“Your goals are a compass, not the buried treasure. The goal is not the destination or where you end up, but rather the compass that guides the journey.”
– Thomas M. Sterner
This week, we have another “Lessons from” episode; this time, from the founder and CEO of The Practicing Mind Institute, Tom Sterner. Tom is an absolute pro when it comes to figuring and teaching out the power of practice and how learning to love the process of practicing can help you achieve excellence in any area of your life.
Learning certain concepts (for example the Self-Coaching Model) and intellectually understanding them, is not the same as applying them to your life practicing them. The lessons that Tom teaches are incredibly important when it comes to mastering something and having it become “automatic” in our lives.
On this episode, we take a look some of Tom’s teachings on how we can learn to love the challenging process of doing something enough times in order to master it. Don’t miss this opportunity to find out what Tom has to offer and how you can learn the meta skill of practicing.
Grab your copy of our new Wisdom From The Life Coach School Podcast book. It covers a decade worth of research, on life-changing topics from the podcast, distilled into only 200 pages. It’s the truest shortcut to self-development we have ever created!
What you will discover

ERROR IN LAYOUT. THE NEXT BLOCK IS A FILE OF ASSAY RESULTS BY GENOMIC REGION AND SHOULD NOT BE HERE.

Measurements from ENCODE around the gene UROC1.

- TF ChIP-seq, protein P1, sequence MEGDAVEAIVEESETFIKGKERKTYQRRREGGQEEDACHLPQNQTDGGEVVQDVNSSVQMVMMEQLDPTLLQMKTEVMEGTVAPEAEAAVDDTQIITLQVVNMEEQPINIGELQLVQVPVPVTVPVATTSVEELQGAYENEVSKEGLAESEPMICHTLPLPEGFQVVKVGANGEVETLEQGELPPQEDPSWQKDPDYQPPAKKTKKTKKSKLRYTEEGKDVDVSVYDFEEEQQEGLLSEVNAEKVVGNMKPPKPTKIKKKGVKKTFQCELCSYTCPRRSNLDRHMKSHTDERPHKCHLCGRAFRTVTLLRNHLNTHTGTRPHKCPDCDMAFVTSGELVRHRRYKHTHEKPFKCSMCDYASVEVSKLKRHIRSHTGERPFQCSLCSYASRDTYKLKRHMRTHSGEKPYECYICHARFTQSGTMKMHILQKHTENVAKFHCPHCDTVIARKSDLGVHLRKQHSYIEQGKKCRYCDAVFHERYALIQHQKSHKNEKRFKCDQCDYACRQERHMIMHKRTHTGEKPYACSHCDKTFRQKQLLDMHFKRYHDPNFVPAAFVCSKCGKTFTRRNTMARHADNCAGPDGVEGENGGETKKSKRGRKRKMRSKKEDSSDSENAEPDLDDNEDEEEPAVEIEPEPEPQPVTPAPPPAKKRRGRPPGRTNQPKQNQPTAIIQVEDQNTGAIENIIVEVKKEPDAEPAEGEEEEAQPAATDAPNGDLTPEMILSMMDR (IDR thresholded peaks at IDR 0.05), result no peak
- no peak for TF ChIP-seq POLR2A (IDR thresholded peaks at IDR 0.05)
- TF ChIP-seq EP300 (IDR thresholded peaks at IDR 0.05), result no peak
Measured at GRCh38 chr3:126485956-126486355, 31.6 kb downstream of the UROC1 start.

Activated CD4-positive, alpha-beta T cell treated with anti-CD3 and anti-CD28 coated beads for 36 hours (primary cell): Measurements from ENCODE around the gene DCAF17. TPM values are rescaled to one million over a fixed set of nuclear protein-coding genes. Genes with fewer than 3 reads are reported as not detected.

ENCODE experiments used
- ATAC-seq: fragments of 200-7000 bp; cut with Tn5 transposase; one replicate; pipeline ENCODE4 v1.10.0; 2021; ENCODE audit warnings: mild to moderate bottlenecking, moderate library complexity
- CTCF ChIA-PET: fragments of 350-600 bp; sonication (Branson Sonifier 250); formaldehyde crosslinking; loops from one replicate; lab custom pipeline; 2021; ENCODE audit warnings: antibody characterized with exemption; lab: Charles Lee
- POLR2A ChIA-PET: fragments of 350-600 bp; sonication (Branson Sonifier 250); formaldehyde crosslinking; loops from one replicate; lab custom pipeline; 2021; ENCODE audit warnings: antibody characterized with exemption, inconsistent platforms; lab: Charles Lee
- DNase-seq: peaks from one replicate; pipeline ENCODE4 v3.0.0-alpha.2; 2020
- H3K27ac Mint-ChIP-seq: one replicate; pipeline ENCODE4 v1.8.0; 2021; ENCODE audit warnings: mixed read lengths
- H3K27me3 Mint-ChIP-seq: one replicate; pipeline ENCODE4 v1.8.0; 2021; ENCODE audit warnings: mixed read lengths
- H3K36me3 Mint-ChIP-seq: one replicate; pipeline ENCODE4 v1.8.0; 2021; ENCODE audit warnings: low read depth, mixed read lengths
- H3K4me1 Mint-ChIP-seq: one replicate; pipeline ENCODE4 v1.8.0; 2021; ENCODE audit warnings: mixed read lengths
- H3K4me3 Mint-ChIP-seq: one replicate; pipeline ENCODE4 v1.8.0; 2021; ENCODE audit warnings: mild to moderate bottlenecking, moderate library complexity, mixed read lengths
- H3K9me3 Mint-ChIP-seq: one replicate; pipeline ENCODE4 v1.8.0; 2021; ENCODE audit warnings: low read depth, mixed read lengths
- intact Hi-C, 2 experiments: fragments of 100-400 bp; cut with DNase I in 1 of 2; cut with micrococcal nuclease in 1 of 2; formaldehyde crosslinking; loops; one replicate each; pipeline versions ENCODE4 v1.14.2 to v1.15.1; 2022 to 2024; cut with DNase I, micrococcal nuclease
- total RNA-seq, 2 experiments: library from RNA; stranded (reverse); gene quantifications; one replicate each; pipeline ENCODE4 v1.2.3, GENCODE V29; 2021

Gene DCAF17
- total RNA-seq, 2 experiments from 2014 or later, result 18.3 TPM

- The difference between learning/understanding something and practicing it.
- The importance of doing something repeatedly without judging yourself.
- How we should view our goals and why.
- The exercises Tom had us do at our recent mastermind meeting.
- How to learn the meta skill of practicing.
Welcome to The Life Coach School Podcast, where it's all about real clients, real problems, and real coaching. Now your host, Master Coach Instructor, Brooke Castillo.
120. Wow my friends. Time is a-flying. How are you? How are you guys doing? Hi Stacy and Nicole. Stacy and Nicole are like my super fans. Love the podcast. I gave them a shout-out like a year ago and they were so excited about it and then I just saw them at Mastermind and they asked for another shout-out, so there you go my friends, there’s your shout-out. I love you guys so much. They’re killing it in their businesses. I’m so proud of them.
Here’s what happened. We have once a year a mastermind where everybody who goes through my coach training for weight coaching or for life coaching certification or both get to come to my Mastermind event, which is held once a year and at no extra charge, they come. What we did this year is we had an evening where many of the coaches spoke. I will have those videos available on the website very soon. They were amazing! We had like a good dessert reception.
Then we had an amazing day of coaching with me and everybody breaking up into groups and masterminding. Then we had a guest speaker day. I usually don’t tell my students who the guest speaker was, but…I always have them read a book for Mastermind that we usually discuss. The book that I had them read was called “The Practicing Mind” by Tom Sterner. It’s such fantastic book. I had them read that and then I had Tom come and speak, which of course they absolutely loved, loved, loved. Then I had my CFO, Mark Butler come and speak in the afternoon, which was fantastic and hilarious and great. We had a lot of banter, he and I, back and forth.
This podcast is about Tom. Tom’s amazing! One of the things that I love about Tom is that, first of all, he spoke at my event and then took my son golfing. He trains junior golfers and works with them on their mental game. Tom is an absolute pro when it comes to helping people figure out the power of practice and how when you learn to love practicing you can achieve excellence in any area of your life.